These teachings relate generally to code division multiple access (CDMA) wireless communication systems, such as those that employ discontinuous transmission on a forward channel between a base station and a mobile station, and more generally relates to the detection of a decoded frame of data in a system that employs DTX.
In the Standard document for IS-2000-2, “Physical Layer Standard for cdma2000 Spread Spectrum Systems”, release 0, 07/99, the base station is allowed to selectively disable transmission on certain forward channels on a frame by frame basis. This is referred to as discontinuous transmission, or DTX. However, information as to whether a particular frame has been transmitted or has not been transmitted is unknown to the mobile station. In the above-referenced Standard the following channels are defined as having DTX capability: Forward Dedicated Control Channel (F-DCCH), Forward Supplemental Channel 1 (F-SCH1) and the Forward Supplemental Channel 2 (F-SCH2), the latter two channels being collectively referred to herein as F-SCHn.
There are several algorithms that are executed by the mobile station that require information as to whether a frame was actually transmitted. This is referred to herein generally as a “DTX detection problem”. Three examples of such algorithms are now discussed.
A first algorithm pertains to whether forward link power control is enabled on the F-DCCH or the F-SCHn. In this case the outer power control loop operates to update the current set point or operating point based on the frame error information, provided by the cyclic redundancy check (CRC) calculation. If a frame was not transmitted, then the mobile station should not update the current outer power control loop set point. In order to accomplish this the mobile station should have some capability to detect whether an actual frame transmission has occurred, or has not occurred.
A later Standard, IS-2000-2, “Physical Layer Standard for cdma2000 Spread Spectrum Systems”, release A, Jun. 9, 2000, specifies a forward link power control mode on the F-DCCH (Quality Indicator Bit (QIB) power control). The algorithm also requires detection of the F-DCCH frame transmission.
The IS-2000-2, “Physical Layer Standard for cdma2000 Spread Spectrum Systems”, release A, Jun. 9, 2000 Standard also allows a power control subchannel on the forward link to be transmitted on the Forward Fundamental Channel (F-FCH) or on the F-DCCH based on a parameter FPC_PRI_CHAN. When the power control subchannel is transmitted on the F-DCCH, a mobile station supervision procedure algorithm requires DTX detection.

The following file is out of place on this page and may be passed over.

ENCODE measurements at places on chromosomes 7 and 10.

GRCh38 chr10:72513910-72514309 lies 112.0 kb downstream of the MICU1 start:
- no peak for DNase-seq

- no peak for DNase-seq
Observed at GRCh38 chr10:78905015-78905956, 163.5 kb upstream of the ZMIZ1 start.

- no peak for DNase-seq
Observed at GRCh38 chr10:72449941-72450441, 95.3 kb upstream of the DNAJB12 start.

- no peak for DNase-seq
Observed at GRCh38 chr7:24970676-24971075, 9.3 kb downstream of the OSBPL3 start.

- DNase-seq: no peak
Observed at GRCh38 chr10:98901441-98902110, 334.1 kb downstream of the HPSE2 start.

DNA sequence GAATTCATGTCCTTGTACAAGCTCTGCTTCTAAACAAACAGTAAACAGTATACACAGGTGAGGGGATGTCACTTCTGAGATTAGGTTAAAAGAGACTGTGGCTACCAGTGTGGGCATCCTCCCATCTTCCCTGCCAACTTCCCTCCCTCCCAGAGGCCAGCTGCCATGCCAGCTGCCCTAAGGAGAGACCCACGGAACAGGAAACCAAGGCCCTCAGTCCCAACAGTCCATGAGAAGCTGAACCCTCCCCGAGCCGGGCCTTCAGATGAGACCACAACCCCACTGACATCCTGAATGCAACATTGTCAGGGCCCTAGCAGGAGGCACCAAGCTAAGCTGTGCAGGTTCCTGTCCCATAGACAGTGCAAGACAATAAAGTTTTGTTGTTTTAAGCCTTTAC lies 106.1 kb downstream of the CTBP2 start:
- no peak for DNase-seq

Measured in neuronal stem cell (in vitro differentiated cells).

- SUMMARY OF THE PREFERRED EMBODIMENTS
As should be appreciated, it is important that the mobile station operating under the above-described conditions be capable of determining whether DTX was in effect on a frame-by-frame basis in order to ensure proper functionality. Prior to this invention this important need was not satisfied, and the DTX detection problem was not resolved.
The foregoing and other problems are overcome, and other advantages are realized, in accordance with the presently preferred embodiments of these teachings.
This invention provides a method and a system for determining DTX status based on a decoder metric, and solves the DTX detection problem.
For a presently preferred, but non-limiting, embodiment where a channel uses convolutional coding, the cumulative metric (CM) of a Viterbi decoder is used. Specifically, the value of the CM at the end of a frame is used. However, the value of the CM is found to be proportional to the symbol amplitude, and is also sensitive to the pilot channel and noise powers, which makes it difficult to derive an optimal threshold for frame classification. It is thus preferred to use the quantity (CM)2(p2δ2), where p2 and δ2 are pilot power and noise variance, respectively, which has the desired attribute of being independent of the pilot and noise powers. The quantity (CM)2/(p2δ2) may be referred to as a normalized cumulative metric.
A DTX detection algorithm based on the CM, and more specifically on the normalized CM is as follows. First, a signal to noise ratio (SNR) estimation algorithm is executed to estimate the pilot and noise powers averaged over the frame. Second, a calculation is made of the normalized CM based on the expression (CM)2/(p2δ2). If the normalized cumulative metric is greater than a predetermined threshold, the frame is declared to be a transmitted frame, otherwise frame is declared to be one that is not transmitted, i.e., a DTX frame. The resulting information is then used by the mobile station data processor during the execution of various mobile station algorithms, including power control-related algorithms.
A method is disclosed for detecting an absence of a transmitted frame in a wireless communications system that operates with a discontinuous transmission protocol between a transmitter and a receiver, as is a wireless communications system that operates in accordance with the method. The method includes decoding a received signal over a frame period to determine a cumulative metric; normalizing the cumulative metric and comparing the normalized cumulative metric to a threshold for determining whether the frame was a transmitted frame or a non-transmitted frame. The determined cumulative metric may be a maximum cumulative metric or a zero state cumulative metric.
The normalizing operation includes squaring the determined cumulative metric, and dividing the squared determined cumulative metric by an estimated pilot power and noise variance.
BRIEF DESCRIPTION OF THE DRAWINGS